Hello, hello. I’m back again with a makeup article.
Once upon a time, I was in a writing program called UnRepresented KL and one of my cohort members was a staunch animal activist. She’s an amazing photographer and absolutely beautiful, and she asked me about cruelty-free makeup. Now, I don’t have compunctions about my makeup but you might. With the rise of homegrown organic brands, and all-natural products that treat your face right – you might as well join in and keep the theme going while you get your face beat.
If your products are cruelty-free, that means that they don’t test on animals. If you Google photos of animal testing in cosmetics, the photos are heartbreaking because the animals are usually in very poor condition, and it’s considered unnecessary torture. There was an entire Legally Blonde movie about animal testing. I’m going to go on crueltyfreekitty.com and use her site as reference, as it’s pretty comprehensive.
Now, there’s a difference between cruelty-free and vegan products. Cruelty-free products aren’t tested on animals; vegan products don’t contain any animal byproducts. Fun fact: red dye was usually made from carmine, which means you’re putting crushed beetles on your face. As a matter of fact, if a product was distributed in China – it’s not cruelty-free because China makes it a requirement to test on animals (hello L’Oreal Group).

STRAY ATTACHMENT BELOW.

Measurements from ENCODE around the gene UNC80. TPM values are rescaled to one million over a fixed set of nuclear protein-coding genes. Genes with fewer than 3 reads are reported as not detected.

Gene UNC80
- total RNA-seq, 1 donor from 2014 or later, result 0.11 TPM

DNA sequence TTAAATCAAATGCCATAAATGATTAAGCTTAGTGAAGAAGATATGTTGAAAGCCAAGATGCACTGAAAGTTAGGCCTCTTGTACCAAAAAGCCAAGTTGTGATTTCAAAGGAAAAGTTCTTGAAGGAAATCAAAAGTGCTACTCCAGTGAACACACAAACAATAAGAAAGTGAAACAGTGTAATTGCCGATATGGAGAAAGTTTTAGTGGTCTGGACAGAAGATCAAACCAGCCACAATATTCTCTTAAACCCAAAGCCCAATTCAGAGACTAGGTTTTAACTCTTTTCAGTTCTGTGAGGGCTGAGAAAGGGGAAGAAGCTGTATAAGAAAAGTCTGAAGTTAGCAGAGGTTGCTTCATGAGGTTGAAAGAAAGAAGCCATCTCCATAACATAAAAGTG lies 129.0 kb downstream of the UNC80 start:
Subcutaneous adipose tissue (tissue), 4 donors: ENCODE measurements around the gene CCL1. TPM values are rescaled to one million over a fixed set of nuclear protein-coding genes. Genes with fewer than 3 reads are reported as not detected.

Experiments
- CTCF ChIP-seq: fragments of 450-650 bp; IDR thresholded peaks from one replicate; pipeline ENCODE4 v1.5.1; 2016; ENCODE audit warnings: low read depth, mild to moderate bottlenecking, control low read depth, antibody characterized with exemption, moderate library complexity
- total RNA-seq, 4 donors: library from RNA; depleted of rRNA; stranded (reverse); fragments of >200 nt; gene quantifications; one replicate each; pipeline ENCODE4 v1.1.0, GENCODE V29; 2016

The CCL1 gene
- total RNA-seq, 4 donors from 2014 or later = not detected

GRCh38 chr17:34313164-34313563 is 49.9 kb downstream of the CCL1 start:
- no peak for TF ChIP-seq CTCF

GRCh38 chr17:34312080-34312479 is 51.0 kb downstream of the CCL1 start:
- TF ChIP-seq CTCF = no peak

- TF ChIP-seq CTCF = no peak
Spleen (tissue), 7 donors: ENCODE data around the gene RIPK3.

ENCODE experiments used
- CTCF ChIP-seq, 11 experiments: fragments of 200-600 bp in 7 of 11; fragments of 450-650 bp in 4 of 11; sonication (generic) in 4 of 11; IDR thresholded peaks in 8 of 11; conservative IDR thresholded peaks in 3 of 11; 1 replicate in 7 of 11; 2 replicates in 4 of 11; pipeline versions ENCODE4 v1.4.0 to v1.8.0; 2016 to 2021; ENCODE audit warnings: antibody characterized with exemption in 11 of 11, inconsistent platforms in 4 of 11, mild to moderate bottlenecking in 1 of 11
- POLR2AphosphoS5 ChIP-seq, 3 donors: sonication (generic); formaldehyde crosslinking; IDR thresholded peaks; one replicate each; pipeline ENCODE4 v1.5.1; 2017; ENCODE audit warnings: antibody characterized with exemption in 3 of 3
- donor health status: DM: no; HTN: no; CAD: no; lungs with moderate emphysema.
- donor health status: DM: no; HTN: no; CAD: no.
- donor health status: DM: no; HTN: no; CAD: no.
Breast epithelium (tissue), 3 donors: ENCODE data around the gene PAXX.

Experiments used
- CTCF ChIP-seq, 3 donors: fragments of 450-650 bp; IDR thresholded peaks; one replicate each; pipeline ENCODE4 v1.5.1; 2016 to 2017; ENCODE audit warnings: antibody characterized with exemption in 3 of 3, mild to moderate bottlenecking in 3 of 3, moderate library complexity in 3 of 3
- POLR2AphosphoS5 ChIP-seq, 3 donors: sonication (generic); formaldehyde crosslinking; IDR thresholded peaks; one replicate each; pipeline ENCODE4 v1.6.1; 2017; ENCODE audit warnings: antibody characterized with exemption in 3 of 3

Here’s a good article on cruelty-free dupes for cult favourites. Now, this site cites everything in dollars but you can find a lot of these products on our shelves or via Instagram sellers. It’s pretty much a good way to see what you can swap out if you’re going cruelty-free OR what you can buy instead of the cult option.
Quick PSA: DO NOT BUY FAKE MAKEUP. I keep seeing this on Twitter, (Naked 5 is not a thing, please for Sephora’s sake do NOT buy fake makeup) and the various curators of twt_makeup and twt_kecantikan have to keep saying this. Fake makeup tends to contain chemicals that aren’t FDA approved (it’s going on your face and being absorbed into your skin, it’d better be safe) and you could break out or develop a skin rash (at best) or develop a tumour (at worst).
Rant over, back to cruelty-free makeup.
I’m leaving a comprehensive list of cruelty-free and vegan brands below, in case you were wondering what those brands are. It’s got different price-points, so let’s not say that being consciously beautiful costs an exorbitant amount of money.
Got a question? Hit me up at firstname.lastname@example.org or @hannahcyanide on Twitter!